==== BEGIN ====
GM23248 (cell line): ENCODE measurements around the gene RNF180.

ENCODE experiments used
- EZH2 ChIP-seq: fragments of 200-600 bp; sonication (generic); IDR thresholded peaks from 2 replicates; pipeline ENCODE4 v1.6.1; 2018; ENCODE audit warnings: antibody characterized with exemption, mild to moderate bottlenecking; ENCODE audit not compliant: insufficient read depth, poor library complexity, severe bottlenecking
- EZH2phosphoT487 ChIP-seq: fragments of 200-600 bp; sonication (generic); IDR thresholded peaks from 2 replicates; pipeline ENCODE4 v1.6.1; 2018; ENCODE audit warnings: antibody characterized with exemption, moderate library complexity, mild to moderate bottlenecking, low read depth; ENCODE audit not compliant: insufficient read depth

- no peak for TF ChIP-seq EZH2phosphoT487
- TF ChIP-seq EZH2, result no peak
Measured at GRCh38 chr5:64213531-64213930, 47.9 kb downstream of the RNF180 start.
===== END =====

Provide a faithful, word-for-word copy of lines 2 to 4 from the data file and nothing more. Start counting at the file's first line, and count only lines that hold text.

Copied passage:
ENCODE experiments used
- EZH2 ChIP-seq: fragments of 200-600 bp; sonication (generic); IDR thresholded peaks from 2 replicates; pipeline ENCODE4 v1.6.1; 2018; ENCODE audit warnings: antibody characterized with exemption, mild to moderate bottlenecking; ENCODE audit not compliant: insufficient read depth, poor library complexity, severe bottlenecking
- EZH2phosphoT487 ChIP-seq: fragments of 200-600 bp; sonication (generic); IDR thresholded peaks from 2 replicates; pipeline ENCODE4 v1.6.1; 2018; ENCODE audit warnings: antibody characterized with exemption, moderate library complexity, mild to moderate bottlenecking, low read depth; ENCODE audit not compliant: insufficient read depth